There's a lot of data out there showing that wide variations in crank length do not have significant effects on power output, such as the work done by Jim Martin at the University of Utah, summarized here: http://www.plan2peak.com/files/32_article_JMartinCrankLengthPedalingTechnique.pdf
From that presentation, "170mm cranks would compromise the power output of the shortest and tallest riders by AT MOST 0.5%. For example 6 watts out of 1200"
Another takeaway: "Crank length and pedaling rate influence metabolic cost and efficiency only by influencing pedal speed."
How can that be? Doesn't it logically make sense that for an optimum setup, a person needs a crank length proportional to their leg length? For example, there are websites out there that claim to identify the "ideal" crank length for a given person (http://www.nettally.com/palmk/crankset.html). However, one thing that most folks miss on that site is that the lengths of cranks recommended with that method uses an underlying assumption with no apparent basis, i.e. "The standard crank length of 170mm is optimum for a cyclist with a 31-inch inseam." The entire method is anchored in that assumption...and yet, the Martin study summary I linked to above shows that power production is relatively unaffected over a wide range of crank lengths for a wide range of leg lengths. Is there an optimum? Perhaps...but, even if there is, the Martin data shows that varying from that optimum (even by relatively large amounts) doesn't appreciably affect power output.
But, doesn't a shorter or longer crank affect your "leverage"? Sure...but that difference in leverage can be compensated for elsewhere in the drivetrain. The crank isn't the ONLY lever between your foot and the ground. The gears themselves, along with the rim and tire diameter are also "levers", which can be varied. One thing to keep in mind is that physiologically, our muscles have a preferred shortening speed, which results in a preferred foot speed at the pedal. I'm not talking about cadence...I'm talking about the tangential velocity that the foot travels at during the power production (i.e. downstroke) phase of the pedal cycle.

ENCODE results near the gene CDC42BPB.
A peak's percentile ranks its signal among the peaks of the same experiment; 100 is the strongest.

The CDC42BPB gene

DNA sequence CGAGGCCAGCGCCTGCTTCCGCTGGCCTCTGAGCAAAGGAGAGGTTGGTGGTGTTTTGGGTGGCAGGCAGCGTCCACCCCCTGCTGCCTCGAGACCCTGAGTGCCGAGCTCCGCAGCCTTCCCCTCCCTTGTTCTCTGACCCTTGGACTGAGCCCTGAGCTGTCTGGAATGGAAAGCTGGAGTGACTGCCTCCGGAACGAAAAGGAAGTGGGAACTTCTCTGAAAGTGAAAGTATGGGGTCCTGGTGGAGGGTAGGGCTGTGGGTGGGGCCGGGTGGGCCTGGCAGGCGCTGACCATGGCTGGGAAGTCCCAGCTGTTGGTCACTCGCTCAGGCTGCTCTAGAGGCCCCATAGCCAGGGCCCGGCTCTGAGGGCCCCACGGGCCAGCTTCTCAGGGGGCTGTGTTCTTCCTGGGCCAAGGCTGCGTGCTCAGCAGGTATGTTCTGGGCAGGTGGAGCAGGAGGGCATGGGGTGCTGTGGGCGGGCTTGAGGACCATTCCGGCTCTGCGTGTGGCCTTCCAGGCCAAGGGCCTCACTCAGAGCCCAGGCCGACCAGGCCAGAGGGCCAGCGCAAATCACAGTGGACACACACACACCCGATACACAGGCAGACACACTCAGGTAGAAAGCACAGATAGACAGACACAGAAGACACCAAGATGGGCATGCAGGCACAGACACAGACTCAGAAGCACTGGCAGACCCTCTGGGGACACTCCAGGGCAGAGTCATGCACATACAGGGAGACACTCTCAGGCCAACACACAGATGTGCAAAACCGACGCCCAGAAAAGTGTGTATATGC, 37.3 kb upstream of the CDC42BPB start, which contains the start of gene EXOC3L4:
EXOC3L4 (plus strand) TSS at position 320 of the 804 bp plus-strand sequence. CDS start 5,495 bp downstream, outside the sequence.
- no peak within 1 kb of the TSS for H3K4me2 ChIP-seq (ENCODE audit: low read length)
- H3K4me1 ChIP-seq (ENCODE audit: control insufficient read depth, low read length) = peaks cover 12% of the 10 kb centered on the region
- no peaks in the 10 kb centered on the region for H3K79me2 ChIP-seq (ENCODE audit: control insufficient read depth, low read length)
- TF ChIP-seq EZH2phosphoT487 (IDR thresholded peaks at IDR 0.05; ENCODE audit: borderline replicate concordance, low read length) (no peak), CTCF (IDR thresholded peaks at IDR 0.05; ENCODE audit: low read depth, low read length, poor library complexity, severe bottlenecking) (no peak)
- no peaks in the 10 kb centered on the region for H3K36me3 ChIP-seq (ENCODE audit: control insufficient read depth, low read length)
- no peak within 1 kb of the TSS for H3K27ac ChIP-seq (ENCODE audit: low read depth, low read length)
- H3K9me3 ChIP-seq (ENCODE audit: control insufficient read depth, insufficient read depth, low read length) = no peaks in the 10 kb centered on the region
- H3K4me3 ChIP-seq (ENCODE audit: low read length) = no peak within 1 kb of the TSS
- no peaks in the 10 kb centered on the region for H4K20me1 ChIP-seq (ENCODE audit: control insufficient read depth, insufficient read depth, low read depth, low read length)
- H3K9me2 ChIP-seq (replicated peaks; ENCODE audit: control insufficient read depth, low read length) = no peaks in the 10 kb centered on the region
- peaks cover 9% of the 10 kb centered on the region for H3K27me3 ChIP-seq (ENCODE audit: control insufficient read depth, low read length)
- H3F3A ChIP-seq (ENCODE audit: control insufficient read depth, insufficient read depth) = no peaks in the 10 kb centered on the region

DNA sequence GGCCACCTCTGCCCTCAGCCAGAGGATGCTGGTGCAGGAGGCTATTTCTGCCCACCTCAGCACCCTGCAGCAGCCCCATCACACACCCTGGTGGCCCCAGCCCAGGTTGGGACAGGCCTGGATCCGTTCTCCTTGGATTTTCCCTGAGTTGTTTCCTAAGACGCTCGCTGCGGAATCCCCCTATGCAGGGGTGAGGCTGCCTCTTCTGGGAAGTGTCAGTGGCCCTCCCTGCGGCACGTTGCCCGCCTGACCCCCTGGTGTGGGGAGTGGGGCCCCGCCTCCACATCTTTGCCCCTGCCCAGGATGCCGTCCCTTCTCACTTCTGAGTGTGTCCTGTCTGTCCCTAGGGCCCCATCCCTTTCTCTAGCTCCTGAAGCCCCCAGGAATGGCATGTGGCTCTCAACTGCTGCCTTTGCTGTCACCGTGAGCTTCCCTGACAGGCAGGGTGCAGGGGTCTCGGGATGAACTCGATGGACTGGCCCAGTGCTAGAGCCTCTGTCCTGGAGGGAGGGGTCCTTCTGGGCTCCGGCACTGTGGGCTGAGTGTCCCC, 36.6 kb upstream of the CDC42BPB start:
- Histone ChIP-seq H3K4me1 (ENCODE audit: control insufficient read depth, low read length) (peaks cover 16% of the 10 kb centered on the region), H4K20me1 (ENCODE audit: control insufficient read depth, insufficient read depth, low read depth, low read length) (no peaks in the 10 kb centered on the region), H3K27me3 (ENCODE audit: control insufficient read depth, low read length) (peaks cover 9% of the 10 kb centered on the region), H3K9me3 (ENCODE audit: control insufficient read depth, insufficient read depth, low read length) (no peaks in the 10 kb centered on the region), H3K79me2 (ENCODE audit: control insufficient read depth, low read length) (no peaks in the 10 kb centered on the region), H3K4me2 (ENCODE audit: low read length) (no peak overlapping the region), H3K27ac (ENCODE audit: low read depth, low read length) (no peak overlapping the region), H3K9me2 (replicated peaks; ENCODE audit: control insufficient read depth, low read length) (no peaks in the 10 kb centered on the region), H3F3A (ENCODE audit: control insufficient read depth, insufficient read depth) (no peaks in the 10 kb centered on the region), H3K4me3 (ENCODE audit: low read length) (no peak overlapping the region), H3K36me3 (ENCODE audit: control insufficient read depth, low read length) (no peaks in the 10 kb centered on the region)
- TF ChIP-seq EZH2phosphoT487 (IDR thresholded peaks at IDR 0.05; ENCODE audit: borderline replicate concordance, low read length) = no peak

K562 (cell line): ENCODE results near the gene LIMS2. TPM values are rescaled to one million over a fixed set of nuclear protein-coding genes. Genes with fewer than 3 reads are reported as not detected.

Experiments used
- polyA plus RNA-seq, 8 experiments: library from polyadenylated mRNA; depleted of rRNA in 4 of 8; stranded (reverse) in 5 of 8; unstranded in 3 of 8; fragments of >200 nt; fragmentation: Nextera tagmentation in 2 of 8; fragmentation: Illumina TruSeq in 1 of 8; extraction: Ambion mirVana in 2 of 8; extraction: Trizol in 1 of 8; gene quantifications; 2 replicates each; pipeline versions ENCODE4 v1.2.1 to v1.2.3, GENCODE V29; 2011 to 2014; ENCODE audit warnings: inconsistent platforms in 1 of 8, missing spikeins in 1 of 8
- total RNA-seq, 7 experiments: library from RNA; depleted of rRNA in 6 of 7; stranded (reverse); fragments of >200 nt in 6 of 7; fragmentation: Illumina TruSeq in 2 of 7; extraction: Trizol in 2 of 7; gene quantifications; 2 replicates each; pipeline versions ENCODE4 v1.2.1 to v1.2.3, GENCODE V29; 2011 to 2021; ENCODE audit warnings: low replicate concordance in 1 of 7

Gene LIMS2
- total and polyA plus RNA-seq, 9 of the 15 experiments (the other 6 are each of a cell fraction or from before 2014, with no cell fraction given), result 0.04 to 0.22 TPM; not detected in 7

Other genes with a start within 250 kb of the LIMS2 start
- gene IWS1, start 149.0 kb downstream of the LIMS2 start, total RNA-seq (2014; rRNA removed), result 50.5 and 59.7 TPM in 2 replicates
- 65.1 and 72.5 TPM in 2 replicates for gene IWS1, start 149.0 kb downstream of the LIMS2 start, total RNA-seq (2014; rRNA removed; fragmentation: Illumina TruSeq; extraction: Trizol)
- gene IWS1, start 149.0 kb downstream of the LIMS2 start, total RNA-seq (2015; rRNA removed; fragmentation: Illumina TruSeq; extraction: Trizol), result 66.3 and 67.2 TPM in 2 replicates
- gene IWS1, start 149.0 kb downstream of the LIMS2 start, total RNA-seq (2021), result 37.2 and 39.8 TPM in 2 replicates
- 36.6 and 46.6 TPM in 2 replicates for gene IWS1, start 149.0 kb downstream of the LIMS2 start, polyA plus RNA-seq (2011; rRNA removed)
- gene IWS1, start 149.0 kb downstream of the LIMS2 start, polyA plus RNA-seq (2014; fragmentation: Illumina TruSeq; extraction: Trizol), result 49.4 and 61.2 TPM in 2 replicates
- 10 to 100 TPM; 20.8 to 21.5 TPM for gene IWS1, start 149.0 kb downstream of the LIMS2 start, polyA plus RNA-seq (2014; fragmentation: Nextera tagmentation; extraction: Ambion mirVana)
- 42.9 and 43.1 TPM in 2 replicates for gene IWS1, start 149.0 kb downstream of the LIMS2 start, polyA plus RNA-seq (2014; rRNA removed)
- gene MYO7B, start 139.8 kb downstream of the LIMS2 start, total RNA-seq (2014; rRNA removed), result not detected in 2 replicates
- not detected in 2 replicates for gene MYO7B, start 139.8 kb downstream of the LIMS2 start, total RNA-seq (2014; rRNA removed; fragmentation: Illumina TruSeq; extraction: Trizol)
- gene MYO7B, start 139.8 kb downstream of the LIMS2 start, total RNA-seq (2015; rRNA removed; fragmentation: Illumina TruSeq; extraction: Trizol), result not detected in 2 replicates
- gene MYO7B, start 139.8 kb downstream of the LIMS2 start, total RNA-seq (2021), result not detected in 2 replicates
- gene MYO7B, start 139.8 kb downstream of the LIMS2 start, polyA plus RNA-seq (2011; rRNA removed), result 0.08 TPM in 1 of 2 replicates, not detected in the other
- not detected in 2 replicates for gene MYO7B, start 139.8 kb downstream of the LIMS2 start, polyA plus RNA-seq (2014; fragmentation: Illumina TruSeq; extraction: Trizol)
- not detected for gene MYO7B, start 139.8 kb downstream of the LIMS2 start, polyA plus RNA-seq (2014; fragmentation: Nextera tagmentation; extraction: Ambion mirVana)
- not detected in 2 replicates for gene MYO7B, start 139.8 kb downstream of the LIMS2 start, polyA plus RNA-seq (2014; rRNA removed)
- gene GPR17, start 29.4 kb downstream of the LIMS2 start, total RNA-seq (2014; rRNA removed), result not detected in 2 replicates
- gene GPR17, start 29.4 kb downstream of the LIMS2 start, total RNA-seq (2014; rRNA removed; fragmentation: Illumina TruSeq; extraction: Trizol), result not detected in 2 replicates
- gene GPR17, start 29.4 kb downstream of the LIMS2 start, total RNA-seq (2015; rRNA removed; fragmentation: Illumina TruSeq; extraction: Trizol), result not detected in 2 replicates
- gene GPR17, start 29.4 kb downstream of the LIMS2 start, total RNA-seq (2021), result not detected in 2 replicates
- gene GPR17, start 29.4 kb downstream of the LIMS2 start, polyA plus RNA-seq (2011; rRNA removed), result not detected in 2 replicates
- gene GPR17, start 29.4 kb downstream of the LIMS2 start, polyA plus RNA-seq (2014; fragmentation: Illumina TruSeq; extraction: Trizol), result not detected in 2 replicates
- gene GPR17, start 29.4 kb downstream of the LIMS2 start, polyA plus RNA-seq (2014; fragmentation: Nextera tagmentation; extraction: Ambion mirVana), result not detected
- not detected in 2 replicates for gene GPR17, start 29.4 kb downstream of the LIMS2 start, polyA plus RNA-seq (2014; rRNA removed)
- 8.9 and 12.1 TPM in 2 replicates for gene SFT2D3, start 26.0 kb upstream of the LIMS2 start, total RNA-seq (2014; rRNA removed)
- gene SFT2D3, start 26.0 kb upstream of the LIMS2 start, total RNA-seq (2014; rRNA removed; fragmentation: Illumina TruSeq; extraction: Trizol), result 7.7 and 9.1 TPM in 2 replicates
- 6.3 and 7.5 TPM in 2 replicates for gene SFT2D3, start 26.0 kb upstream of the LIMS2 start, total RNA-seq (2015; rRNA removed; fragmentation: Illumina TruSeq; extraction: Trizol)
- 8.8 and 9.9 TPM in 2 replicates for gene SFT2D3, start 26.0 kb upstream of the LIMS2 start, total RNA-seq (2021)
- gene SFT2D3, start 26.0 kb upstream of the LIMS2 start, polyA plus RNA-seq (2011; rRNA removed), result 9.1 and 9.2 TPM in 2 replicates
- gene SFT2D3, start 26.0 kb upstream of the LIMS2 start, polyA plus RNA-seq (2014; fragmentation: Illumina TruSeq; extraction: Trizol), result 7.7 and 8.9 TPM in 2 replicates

A little over a month ago, in a discussion on the Wattage Google Group about the effects of differing crank lengths, the following was posted in response to the idea that changing crank lengths could be "compensated" by varying gearing selections:
"The gearing argument has been raised many times. It's usually raised and argued a lot by people not on the big side of the spectrum, ie people that are already on somewhat ideal cranks.
My counter argument is this:
If you are riding say 170mm cranks and you firmly believe that gearing can wholly make up for cranks of the wrong size. I encourage you to take the "Pepsi Challenge" that challenge is this:
1: Go TT up your favorite 15 minute or longer hill at LT or greater power (by HILL I mean something with average grade 6% or greater) with your current setup and time it a few times.
2: Then put on crank arms that are only 87.5% in length of your current setup. That would be 148.75mm if you are currently riding 170s. You now have my proportional experience setup of me riding 175mm cranks.
Take your own medicine and re-gear appropriately. Now ride that setup for a few weeks and go TT up your favorite hill a few more times and time it.
If you can show me you can do the same time with your medicinal gearing going full tilt, then I'll happily eat some humble pie.
I've offered that challenge for a few years now, and suprisingly enough NO ONE HAS TRIED IT. Go figure. News flash, I and many other long legged people that have actually taken that "pepsi challenge", have come to the very real conclusion the longer arms are faster. Now we can quibble over why they are, but that's kinda irrelevant, fact is they are.
So I really challenge you or anyone else who is of normal size to take that challenge and see what it's REALLY like to be riding something so far out of what for what your body needs. Been over 5 years since I first offered that challenge, and I'm still waiting for someone of "normal" size to try it out...patiently.
Not being one to shy away from a challenge like that...especially since the one doing the challenging is someone I know...I decided to take it up. Luckily, I have a friend (Greg Steele, of Beehive Bicycles in Salt Lake City http://www.beehivebicycles.com/) who let me borrow a set SRM cranks with the adjustable length option.